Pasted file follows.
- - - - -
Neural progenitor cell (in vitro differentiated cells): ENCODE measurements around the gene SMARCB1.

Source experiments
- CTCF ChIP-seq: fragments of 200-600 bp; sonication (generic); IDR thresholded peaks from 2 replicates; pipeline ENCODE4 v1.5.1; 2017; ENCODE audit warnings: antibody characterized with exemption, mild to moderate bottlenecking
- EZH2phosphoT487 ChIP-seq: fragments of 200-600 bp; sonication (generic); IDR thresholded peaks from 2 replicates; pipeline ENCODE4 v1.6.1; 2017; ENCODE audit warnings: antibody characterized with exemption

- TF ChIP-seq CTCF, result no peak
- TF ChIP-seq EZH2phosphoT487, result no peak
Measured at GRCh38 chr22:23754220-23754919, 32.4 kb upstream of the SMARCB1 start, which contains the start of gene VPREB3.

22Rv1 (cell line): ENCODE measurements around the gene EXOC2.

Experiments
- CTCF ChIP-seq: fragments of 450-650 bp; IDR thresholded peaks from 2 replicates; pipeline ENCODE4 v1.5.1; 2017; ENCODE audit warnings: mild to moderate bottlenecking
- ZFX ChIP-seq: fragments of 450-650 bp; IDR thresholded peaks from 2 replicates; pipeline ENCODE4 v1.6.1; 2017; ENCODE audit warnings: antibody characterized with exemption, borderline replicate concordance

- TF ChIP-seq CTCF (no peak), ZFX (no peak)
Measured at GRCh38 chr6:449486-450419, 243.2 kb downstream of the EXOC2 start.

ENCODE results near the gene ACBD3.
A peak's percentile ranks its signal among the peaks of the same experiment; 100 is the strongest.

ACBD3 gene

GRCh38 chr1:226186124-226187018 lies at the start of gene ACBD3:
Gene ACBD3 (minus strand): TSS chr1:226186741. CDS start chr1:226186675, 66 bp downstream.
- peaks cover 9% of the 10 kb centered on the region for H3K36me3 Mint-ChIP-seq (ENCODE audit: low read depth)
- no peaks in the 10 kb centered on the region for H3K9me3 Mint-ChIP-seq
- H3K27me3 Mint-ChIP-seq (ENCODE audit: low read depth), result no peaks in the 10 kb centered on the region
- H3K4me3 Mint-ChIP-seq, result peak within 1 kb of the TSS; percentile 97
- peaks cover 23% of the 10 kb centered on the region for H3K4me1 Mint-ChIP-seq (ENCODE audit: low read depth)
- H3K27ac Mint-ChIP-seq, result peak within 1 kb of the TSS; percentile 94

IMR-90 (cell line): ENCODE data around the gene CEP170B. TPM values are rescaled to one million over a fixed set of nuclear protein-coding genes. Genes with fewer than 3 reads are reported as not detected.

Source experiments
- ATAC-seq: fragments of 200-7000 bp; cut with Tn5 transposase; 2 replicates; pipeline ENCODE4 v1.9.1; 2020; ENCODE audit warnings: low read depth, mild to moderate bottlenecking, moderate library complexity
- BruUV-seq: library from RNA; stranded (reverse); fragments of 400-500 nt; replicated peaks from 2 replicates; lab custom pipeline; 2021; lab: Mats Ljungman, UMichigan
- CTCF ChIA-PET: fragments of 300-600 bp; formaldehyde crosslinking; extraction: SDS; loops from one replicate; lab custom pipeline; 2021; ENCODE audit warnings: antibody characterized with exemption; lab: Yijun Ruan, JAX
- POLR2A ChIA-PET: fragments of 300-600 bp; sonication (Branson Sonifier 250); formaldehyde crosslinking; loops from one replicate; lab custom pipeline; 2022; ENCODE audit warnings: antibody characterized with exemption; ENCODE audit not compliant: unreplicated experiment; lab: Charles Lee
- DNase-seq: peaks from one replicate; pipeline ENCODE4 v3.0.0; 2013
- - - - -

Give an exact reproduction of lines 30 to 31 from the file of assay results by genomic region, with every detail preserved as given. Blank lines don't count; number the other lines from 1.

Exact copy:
- POLR2A ChIA-PET: fragments of 300-600 bp; sonication (Branson Sonifier 250); formaldehyde crosslinking; loops from one replicate; lab custom pipeline; 2022; ENCODE audit warnings: antibody characterized with exemption; ENCODE audit not compliant: unreplicated experiment; lab: Charles Lee
- DNase-seq: peaks from one replicate; pipeline ENCODE4 v3.0.0; 2013